Archive for the ‘ECON 482’ Category

What is the Euro?

Wednesday, January 14th, 2015

What is the Euro?

The euro (€; code: EUR) was introduced to world financial markets as an accounting currency in 1999, replacing the former European Currency Unit (ECU) at a ratio of 1:1 (US$1.1743). Physical euro coins and banknotes entered into circulation in 2002, formally replacing 12 currencies. It is the official currency of the Eurozone.  The Euro is the only significant challenger to the US dollar as the world’s main reserve currency. The share of the euro as a reserve currency has increased from 18% in 1999 to 27% in 2008. Over this period the share of the U.S. dollar fell from 71% to 64%

The euro was established by the provisions in the 1992 Maastricht Treaty. To participate in the currency, member states are meant to meet strict criteria, such as a budget deficit of less than three per cent of their GDP, a debt ratio of less than sixty per cent of, low inflation, and interest rates close to the EU average.

Countries Involved

The Eurozone is a monetary union of 19 European Union (EU) member states that have adopted the euro (€) as their common currency.  These 19 (of the 28) member states of the European Union: Austria, Belgium, Cyprus, Estonia, Finland, France, Germany, Greece, Ireland, Italy, Latvia, Lithuania, Luxembourg, Malta, the Netherlands, Portugal, Slovakia, Slovenia, and Spain.

Others who have adopted the Euro:

  • The currency is also officially used by Andorra, Monaco, San Marino, and the Vatican City which have formal agreements with the EU to use the euro as their official currency and issue their own coins.
  • Kosovo and Montenegro have adopted the euro unilaterally.
  • Four overseas territories of EU members that are not themselves part of the EU (Saint Barthélemy, Saint Pierre and Miquelon, the French Southern and Antarctic Lands and Akrotiri and Dhekelia) have adopted the Euro.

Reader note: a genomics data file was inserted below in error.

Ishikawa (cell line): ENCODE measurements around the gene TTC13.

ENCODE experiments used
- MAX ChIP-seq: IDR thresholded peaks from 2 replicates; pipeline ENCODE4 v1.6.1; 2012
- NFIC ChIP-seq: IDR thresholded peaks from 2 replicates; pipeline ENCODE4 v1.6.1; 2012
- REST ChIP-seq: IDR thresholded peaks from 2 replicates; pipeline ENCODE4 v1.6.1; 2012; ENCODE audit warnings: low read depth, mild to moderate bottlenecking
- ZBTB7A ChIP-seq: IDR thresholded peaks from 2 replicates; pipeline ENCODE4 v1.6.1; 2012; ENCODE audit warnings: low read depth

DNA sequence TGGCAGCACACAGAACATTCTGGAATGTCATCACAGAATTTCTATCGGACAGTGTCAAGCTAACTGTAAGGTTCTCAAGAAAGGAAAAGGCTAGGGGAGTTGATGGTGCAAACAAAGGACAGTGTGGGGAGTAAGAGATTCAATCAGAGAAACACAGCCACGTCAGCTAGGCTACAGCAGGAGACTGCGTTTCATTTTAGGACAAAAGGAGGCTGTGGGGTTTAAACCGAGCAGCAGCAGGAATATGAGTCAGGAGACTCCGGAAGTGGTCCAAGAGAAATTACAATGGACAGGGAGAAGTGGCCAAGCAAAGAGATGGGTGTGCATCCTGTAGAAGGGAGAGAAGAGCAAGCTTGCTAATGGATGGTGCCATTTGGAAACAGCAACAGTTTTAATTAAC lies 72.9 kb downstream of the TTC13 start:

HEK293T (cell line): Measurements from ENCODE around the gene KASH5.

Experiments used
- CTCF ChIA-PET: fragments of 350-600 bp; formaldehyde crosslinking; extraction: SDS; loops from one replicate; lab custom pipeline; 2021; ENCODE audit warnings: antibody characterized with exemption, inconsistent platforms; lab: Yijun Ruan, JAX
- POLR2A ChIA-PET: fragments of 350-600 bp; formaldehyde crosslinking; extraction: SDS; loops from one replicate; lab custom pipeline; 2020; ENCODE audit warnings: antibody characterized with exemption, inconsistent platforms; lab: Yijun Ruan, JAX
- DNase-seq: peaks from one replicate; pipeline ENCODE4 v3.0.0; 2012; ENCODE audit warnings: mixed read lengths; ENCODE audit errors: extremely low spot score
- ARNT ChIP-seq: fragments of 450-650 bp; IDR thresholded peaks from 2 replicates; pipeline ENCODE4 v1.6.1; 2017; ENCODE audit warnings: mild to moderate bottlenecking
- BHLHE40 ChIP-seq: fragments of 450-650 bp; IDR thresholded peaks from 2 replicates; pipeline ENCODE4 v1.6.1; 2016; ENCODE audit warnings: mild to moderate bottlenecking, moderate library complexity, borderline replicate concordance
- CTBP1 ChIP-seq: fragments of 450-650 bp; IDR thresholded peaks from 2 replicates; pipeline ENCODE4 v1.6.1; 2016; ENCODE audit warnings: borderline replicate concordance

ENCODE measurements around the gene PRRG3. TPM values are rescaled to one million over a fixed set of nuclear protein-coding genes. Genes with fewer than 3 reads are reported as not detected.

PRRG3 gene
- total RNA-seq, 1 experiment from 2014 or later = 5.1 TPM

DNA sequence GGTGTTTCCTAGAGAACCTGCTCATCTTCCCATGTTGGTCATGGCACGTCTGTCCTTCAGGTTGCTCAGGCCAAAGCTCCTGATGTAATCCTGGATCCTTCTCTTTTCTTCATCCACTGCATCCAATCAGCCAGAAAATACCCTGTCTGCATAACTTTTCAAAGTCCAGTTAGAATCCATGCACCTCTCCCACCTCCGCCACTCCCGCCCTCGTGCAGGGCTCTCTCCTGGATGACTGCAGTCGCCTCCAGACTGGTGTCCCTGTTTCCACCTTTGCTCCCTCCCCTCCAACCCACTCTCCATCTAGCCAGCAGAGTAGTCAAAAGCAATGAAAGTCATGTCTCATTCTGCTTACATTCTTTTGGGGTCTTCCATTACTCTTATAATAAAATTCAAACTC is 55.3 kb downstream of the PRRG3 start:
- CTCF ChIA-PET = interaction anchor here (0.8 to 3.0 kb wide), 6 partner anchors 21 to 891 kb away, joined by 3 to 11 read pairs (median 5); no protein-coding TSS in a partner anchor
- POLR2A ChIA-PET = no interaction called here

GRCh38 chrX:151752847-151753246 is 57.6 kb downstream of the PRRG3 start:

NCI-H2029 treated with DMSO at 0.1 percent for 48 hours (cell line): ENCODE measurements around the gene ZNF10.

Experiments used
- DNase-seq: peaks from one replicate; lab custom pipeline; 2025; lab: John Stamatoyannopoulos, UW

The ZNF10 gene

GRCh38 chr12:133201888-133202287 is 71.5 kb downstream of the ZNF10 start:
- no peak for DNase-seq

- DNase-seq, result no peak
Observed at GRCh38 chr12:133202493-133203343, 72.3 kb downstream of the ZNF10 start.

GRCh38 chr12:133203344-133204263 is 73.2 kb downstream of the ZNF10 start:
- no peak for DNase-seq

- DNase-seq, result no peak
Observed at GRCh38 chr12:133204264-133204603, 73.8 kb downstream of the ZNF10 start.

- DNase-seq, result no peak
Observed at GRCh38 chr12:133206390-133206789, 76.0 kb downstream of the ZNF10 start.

• Together this direct usage of the euro outside the EU affects nearly 3 million people. It is also gaining increasing international usage as a trading currency, in Cuba, North Korea, and Syria.

Countries Pegged to the Euro:

Note: A pegged exchange rate also known as a fixed exchange rate is a type of exchange rate system where a currency’s value is fixed against the value of another single currency. Pegging a country’s currency to a major currency is regarded as a safety measure, especially for currencies of areas with weak economies. It prevents runaway inflation and encourages foreign investment due to its stability.

  • A total of 22 countries and territories that do not belong to the EU have currencies that are directly pegged to the euro including 13 countries in mainland Africa (CFA franc), two African island countries (Comorian franc and Cape Verdean escudo), three French Pacific territories (CFP franc) and two Balkan countries, Bosnia and Herzegovina (Bosnia and Herzegovina convertible mark) and Macedonia (Macedonian denar).


“The largest benefit of adopting a single currency is to remove the cost of exchanging currency, theoretically allowing businesses and individuals to complete previously unprofitable trades. The absence of multiple currencies also theoretically removes exchange rate risks. There have also been many studies conducted all showing that both trade and investment within the Eurozone has increased after the adoption of the Euro.”

Top EU Trading Partners: